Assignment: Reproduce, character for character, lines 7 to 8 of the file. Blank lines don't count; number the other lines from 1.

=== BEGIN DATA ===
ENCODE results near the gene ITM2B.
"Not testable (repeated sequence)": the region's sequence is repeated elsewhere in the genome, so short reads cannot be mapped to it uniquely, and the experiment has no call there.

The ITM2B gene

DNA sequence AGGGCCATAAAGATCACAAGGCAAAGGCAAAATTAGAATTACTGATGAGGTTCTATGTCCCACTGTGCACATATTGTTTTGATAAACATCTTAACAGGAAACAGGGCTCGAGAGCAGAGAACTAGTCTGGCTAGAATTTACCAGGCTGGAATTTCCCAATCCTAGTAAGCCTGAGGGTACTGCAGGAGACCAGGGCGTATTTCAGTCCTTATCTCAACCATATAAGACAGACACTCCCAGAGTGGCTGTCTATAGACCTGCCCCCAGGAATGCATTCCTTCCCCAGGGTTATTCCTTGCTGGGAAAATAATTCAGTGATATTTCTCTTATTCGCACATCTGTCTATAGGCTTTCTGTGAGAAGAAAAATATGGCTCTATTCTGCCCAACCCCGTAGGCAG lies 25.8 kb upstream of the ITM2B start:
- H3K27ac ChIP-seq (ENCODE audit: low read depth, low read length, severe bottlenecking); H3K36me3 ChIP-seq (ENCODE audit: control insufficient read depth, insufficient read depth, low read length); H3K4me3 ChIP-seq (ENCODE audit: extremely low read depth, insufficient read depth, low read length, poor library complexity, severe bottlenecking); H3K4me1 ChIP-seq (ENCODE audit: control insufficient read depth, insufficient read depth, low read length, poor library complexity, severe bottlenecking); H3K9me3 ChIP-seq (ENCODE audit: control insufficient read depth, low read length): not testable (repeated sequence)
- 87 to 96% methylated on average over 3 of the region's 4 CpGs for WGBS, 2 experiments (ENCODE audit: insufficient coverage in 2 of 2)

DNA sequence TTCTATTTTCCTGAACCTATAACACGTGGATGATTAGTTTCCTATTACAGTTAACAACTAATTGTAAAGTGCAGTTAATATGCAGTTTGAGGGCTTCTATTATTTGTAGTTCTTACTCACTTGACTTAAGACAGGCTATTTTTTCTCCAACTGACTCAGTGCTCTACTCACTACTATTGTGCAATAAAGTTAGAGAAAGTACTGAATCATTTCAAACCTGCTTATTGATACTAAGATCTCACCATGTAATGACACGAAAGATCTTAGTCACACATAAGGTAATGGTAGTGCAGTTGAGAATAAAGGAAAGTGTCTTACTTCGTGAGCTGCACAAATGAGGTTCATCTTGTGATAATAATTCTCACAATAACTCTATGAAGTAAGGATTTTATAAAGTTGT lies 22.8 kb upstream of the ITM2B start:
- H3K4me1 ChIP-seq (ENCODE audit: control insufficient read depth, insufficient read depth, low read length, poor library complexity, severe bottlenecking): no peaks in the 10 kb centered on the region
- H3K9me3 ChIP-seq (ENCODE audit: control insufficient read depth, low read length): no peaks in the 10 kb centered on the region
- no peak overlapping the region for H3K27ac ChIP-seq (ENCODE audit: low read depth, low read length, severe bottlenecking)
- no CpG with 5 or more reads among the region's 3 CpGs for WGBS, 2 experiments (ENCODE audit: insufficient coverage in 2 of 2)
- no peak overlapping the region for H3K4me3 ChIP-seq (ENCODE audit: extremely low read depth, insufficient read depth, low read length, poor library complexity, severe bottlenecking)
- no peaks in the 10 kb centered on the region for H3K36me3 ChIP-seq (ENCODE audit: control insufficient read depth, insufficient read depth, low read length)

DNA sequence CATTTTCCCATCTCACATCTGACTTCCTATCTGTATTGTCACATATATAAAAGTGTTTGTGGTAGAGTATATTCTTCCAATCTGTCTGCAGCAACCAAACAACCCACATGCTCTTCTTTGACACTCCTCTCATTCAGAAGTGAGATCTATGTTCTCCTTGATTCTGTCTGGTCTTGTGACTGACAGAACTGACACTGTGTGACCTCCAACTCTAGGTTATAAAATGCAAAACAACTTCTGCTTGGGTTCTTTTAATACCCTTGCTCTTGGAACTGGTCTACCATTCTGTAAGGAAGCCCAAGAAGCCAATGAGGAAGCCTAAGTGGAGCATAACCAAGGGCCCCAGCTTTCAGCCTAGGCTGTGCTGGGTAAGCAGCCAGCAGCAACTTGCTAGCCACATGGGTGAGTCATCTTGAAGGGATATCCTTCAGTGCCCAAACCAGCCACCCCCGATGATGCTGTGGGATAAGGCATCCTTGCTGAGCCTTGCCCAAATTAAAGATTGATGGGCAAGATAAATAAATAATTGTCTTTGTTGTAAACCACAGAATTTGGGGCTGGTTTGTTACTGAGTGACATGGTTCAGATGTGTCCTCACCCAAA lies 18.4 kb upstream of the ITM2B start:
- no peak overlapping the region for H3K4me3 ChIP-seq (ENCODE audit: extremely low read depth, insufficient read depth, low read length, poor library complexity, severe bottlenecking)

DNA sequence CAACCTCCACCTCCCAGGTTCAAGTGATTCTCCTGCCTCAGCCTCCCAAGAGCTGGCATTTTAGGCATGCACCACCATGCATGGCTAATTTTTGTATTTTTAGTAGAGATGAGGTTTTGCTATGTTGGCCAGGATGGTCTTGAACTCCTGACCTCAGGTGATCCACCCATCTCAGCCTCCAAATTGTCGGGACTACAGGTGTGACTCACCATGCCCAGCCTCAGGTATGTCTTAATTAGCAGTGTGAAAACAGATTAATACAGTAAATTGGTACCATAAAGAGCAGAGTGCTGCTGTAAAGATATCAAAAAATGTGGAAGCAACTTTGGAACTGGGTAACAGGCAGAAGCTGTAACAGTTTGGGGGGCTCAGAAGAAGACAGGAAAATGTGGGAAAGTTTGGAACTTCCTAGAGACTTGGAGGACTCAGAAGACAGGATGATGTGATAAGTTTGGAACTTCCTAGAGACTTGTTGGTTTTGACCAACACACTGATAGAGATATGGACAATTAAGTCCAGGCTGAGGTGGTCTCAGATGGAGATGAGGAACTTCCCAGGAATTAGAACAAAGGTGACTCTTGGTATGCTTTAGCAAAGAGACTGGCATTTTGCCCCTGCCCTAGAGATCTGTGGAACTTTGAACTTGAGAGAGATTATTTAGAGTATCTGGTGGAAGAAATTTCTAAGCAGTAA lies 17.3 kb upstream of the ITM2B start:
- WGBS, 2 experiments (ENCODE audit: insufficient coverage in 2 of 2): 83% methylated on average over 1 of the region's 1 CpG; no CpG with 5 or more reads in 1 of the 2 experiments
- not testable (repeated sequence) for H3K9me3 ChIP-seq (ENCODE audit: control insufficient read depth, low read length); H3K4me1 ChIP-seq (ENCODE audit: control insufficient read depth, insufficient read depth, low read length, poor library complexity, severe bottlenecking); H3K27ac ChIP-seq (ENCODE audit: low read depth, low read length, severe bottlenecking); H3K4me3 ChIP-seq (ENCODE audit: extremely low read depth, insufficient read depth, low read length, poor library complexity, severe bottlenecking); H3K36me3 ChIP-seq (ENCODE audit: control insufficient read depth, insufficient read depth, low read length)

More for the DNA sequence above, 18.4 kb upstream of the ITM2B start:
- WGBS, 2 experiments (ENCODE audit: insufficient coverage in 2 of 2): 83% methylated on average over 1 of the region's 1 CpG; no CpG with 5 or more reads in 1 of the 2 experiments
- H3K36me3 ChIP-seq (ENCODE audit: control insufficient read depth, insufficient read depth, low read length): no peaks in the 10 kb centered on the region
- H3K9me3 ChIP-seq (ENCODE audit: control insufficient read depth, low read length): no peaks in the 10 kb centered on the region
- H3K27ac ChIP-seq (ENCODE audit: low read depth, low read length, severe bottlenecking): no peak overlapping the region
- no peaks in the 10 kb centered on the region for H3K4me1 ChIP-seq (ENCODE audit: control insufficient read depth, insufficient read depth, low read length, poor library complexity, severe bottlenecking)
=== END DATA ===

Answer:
DNA sequence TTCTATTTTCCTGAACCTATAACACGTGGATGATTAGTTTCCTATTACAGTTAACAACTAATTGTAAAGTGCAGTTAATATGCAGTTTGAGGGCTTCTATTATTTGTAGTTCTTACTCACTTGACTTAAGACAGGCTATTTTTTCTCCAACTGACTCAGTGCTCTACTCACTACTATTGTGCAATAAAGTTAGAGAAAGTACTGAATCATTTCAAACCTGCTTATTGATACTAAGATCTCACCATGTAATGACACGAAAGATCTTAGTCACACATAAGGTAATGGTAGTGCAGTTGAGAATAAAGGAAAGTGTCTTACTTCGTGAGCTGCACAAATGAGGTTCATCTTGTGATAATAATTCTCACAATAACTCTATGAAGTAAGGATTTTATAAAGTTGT lies 22.8 kb upstream of the ITM2B start:
- H3K4me1 ChIP-seq (ENCODE audit: control insufficient read depth, insufficient read depth, low read length, poor library complexity, severe bottlenecking): no peaks in the 10 kb centered on the region